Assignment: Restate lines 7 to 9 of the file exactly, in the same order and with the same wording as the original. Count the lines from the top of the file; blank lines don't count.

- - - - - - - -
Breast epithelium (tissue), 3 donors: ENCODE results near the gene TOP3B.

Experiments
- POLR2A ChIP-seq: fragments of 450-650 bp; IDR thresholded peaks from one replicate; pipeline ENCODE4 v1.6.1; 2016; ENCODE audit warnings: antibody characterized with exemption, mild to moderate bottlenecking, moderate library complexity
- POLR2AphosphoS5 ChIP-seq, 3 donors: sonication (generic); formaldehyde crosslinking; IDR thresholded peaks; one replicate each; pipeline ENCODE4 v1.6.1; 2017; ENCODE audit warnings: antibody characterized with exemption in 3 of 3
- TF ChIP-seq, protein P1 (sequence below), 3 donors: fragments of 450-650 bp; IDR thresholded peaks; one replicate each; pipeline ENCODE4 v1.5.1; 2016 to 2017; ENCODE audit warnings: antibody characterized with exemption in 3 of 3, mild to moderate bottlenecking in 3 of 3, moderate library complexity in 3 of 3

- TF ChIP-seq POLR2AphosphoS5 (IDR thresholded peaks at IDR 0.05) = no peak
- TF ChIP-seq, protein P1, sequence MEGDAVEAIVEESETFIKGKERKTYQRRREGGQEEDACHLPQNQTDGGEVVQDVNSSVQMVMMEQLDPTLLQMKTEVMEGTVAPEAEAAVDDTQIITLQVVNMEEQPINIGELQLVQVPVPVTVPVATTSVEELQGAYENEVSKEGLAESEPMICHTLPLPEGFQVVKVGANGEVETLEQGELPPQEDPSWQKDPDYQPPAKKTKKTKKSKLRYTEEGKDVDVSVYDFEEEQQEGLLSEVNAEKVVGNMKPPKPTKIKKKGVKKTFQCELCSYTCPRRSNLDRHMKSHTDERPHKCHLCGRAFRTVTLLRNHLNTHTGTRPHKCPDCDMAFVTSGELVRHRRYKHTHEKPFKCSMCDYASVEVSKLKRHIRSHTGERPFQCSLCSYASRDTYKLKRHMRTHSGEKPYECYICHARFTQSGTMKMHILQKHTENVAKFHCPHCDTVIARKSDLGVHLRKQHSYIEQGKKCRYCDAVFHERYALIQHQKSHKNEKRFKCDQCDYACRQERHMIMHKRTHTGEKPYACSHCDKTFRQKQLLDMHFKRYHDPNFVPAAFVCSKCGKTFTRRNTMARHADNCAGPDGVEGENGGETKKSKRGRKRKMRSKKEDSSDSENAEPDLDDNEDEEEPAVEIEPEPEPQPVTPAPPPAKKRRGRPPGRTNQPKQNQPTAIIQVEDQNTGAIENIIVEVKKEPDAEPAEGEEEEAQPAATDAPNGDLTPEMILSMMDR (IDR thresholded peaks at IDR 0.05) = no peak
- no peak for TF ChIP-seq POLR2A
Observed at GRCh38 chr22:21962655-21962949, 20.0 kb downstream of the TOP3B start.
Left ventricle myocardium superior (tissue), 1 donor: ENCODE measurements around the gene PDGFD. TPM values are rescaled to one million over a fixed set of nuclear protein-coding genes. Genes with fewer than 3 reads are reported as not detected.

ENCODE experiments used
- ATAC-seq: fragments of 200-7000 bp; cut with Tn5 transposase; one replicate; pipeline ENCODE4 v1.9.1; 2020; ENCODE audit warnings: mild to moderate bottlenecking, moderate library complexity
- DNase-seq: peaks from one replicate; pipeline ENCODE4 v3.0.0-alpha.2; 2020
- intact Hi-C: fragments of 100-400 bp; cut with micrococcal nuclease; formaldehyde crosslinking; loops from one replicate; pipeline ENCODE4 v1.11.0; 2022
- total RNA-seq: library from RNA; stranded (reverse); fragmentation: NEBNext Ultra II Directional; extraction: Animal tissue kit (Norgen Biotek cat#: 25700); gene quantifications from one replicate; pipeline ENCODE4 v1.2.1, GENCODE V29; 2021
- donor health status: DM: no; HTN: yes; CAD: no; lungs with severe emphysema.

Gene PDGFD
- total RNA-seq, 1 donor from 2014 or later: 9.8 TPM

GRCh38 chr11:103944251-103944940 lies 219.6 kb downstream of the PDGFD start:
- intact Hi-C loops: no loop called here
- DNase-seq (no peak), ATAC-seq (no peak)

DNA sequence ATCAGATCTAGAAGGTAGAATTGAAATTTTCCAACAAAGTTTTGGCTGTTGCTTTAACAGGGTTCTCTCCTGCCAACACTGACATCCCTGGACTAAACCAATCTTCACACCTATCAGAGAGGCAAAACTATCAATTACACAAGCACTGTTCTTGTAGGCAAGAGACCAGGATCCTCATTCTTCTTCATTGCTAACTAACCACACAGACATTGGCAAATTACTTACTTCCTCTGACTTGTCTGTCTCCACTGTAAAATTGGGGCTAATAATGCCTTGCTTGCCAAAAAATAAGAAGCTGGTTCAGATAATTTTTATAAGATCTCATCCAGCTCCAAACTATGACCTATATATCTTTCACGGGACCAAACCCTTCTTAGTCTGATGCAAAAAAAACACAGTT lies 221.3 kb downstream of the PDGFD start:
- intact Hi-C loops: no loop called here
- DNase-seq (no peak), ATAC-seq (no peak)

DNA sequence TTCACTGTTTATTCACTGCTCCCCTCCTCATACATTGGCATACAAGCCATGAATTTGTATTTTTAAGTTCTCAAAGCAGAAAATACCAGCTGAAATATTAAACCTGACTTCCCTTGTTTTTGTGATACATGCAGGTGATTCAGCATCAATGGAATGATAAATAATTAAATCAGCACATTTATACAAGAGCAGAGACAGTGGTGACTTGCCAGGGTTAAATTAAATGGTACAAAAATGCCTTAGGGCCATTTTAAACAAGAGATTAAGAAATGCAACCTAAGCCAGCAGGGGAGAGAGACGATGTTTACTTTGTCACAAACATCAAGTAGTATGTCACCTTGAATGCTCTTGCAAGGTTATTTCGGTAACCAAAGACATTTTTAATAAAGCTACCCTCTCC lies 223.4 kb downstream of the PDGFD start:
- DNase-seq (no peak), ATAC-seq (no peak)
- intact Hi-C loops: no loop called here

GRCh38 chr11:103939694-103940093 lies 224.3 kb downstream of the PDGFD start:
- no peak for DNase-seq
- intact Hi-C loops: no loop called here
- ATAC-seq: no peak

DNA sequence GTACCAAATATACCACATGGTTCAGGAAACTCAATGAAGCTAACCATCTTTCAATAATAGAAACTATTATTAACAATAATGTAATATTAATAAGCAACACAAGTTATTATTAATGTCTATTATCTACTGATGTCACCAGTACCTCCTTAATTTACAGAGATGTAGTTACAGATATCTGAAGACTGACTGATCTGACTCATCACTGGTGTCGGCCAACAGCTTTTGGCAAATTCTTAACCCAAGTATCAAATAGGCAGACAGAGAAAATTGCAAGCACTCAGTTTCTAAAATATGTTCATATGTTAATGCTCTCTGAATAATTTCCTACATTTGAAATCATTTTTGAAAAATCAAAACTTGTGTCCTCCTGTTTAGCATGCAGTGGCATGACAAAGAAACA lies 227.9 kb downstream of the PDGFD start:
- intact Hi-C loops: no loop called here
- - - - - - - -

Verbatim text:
- TF ChIP-seq, protein P1, sequence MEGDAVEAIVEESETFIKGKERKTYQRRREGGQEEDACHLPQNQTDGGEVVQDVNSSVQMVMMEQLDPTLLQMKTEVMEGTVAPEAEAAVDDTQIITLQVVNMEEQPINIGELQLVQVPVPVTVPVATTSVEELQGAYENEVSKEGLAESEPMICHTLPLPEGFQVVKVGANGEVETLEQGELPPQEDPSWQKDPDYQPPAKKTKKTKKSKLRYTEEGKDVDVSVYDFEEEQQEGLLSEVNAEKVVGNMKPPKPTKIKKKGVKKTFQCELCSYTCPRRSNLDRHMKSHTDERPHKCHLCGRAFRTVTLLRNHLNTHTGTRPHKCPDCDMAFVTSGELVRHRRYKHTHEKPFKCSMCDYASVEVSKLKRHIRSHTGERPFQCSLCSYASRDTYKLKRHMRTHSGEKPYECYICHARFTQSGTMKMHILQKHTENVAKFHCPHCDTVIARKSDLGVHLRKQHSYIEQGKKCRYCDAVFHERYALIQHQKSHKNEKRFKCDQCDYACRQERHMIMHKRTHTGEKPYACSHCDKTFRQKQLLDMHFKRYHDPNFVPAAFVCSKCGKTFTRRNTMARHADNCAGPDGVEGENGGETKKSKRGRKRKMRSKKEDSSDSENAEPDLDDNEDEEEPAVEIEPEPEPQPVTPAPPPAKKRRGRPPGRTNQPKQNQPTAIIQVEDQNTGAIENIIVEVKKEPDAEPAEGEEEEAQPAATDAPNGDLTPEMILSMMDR (IDR thresholded peaks at IDR 0.05) = no peak
- no peak for TF ChIP-seq POLR2A
Observed at GRCh38 chr22:21962655-21962949, 20.0 kb downstream of the TOP3B start.